The Louvre Museum, Richelieu wing, 2d floor, room 14
Oil on canvas, 85 x 121 cm
Poussin painted this subject twice; this is the second version, more austere, which still relates to the discovery of a tomb on which is engraved with the epitaph “Et in Arcadia Ego” in the wilderness by shepherds. It is subject to many interpretations, depending on whether the words relate to Death, the body in the tomb, the Beauty…
A sponsor and a story still uncertain
The sponsorship of the painting and its story before 1685, when it was acquired by Louis XIV, are still uncertain.
The canvas was inspired, for Bellori, by the cardinal Rospigliosi, future pope Clement IX. Was he really the sponsor of the work? He is at least said to have suggested to Poussin the idea of a thought on death, on the tomb and on time.
The painting later belonged to Henri Avice, military engineer, before entering Louis XIV collections.
A dating of creation debated
The dating of this second version of the Arcadian Shepherds has been discussed for a long time, but the work is now considered as painted circa 1640. Pierre Rosenberg, in the 1994 exhibition’s catalog, writes: “we agree today to consider it as produced shortly before the leaving to Paris in 1640, around 1638. The comparison with the 1638 Moses Saved from the Water, the monumentality of the figures arranged as sculptures, the landscape design, the very spirit of the painting, all this leads one to accept that date without any reserve, in all cases to refuse any dating subsequent to the return to Rome.” [translated]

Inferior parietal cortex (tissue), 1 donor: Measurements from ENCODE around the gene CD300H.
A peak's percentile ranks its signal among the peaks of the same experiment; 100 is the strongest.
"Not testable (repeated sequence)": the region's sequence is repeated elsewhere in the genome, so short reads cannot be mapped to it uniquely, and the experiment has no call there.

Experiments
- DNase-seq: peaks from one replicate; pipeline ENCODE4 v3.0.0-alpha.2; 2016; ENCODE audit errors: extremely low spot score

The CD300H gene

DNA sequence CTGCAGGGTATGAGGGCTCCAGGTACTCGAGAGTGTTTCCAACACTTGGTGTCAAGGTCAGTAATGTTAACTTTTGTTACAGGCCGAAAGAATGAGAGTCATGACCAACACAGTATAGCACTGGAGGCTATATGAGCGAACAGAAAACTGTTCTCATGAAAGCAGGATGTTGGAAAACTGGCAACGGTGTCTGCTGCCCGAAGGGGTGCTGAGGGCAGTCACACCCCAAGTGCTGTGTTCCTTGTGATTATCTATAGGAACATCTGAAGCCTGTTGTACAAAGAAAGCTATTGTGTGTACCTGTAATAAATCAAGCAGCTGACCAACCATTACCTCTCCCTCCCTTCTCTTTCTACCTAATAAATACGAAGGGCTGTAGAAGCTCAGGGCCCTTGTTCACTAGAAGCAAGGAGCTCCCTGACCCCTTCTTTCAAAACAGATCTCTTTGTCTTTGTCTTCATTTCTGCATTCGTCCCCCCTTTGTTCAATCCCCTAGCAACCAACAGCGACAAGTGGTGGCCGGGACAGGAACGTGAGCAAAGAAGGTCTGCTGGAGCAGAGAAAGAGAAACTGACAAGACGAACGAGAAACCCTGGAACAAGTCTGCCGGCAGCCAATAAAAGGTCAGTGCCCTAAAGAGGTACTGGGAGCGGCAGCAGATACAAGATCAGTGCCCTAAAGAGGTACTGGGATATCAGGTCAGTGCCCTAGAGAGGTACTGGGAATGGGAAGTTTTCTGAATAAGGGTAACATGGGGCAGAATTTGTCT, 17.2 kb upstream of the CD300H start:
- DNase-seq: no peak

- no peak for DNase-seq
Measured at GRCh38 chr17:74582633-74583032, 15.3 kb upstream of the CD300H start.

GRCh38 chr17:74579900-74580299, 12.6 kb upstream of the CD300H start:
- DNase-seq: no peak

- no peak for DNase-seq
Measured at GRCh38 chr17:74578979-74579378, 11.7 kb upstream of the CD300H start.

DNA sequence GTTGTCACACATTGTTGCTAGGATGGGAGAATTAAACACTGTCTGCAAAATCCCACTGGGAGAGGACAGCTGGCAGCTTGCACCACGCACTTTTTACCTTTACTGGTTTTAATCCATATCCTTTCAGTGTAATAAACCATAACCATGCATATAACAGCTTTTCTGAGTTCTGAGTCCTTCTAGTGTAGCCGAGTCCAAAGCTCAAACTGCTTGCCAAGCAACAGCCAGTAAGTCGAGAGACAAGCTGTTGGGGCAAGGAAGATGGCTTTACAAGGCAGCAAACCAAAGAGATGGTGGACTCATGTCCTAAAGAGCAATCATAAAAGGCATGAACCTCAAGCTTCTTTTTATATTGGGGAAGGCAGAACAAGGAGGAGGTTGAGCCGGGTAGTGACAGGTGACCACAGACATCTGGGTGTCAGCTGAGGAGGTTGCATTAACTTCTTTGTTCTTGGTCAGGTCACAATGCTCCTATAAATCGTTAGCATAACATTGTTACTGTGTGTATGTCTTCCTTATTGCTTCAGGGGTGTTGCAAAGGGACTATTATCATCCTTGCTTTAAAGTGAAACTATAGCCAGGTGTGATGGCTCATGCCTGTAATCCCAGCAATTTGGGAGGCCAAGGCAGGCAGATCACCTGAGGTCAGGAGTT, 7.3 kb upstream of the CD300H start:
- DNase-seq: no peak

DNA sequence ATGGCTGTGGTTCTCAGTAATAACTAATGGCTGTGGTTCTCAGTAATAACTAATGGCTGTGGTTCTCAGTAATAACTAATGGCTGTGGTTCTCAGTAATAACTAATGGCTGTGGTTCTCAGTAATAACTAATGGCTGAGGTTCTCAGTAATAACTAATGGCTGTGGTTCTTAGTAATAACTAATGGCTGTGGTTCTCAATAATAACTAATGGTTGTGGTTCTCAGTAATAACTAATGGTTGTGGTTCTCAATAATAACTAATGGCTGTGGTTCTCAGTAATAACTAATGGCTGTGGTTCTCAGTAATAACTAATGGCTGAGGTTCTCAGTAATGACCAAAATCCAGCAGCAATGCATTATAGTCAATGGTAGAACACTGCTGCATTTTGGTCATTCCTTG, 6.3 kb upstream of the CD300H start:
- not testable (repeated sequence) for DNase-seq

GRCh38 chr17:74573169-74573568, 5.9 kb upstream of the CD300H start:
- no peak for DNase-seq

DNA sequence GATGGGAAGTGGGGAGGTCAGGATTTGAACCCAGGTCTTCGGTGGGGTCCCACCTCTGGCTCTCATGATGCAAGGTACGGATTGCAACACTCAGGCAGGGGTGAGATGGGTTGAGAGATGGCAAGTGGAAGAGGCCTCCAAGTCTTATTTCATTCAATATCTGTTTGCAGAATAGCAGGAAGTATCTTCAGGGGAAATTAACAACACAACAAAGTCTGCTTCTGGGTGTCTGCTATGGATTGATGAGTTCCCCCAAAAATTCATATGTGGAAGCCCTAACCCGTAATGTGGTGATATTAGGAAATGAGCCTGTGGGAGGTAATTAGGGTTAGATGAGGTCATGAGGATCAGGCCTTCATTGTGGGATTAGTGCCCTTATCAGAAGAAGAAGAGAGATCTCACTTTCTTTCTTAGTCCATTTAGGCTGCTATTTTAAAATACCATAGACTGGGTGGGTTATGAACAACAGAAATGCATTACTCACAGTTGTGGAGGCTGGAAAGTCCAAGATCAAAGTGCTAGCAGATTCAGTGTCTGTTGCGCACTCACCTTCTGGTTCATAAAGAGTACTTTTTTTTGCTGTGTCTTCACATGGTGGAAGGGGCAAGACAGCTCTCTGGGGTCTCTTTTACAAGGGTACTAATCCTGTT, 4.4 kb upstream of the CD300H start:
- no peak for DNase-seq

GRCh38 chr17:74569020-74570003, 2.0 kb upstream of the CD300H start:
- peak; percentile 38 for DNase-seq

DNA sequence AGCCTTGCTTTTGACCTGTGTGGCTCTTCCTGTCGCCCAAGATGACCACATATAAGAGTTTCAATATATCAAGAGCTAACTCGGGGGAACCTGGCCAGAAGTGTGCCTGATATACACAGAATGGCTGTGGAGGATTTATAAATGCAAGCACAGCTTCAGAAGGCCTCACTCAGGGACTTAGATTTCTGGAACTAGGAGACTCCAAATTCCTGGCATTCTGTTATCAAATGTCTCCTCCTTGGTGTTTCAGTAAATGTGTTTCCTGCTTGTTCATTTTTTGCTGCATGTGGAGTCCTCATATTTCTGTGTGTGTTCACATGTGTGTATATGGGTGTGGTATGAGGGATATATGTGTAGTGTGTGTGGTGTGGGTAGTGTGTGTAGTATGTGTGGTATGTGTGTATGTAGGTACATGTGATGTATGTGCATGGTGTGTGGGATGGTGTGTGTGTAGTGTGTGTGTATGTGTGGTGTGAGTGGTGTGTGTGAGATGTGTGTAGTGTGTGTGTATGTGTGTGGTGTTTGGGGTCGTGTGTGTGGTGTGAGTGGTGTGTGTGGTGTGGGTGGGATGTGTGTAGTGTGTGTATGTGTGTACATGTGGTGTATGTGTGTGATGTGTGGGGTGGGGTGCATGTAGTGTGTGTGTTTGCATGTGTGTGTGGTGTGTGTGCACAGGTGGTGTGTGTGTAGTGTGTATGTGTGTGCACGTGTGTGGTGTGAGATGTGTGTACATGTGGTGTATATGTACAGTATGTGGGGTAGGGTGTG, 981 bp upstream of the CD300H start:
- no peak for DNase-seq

Bellori‘s description of the painting:
“The third moral poetry is dedicated to the memory of Death among human prosperity. He faked a pastor of the joyful Arcadia, one knee on the ground, showing and reading a tomb’s inscription, where these words are inscribed: et in Arcadia ego. Thus the tomb is in Arcadia, and death comes amid bliss. Behind is a garlanded young man, leaning on the tomb and watching, attentive and meditating, and another one in front of him bows and shows the written words to a beautiful Nymph lightly dressed, who holds her hand on his shoulder and looks and retains her laugh, abandoning herself to the thought of death.”
For Théophile Gaultier (1811-1872), the painting of The Arcadian Shepherds expresses the naïve melancholic brevity of life and reveals the forgotten idea of death among the shepherd boys and the girl watching the tomb found in the countryside.
The work has been studied by numerous authors and Art historians, notably by Erwin Panofsky, fascinated by the theme of Arcadia, in 1936 and in his essay “Et In Arcadia Ego: Poussin and The Elegiac tradition” published in 1957.
Below is a detail of the work :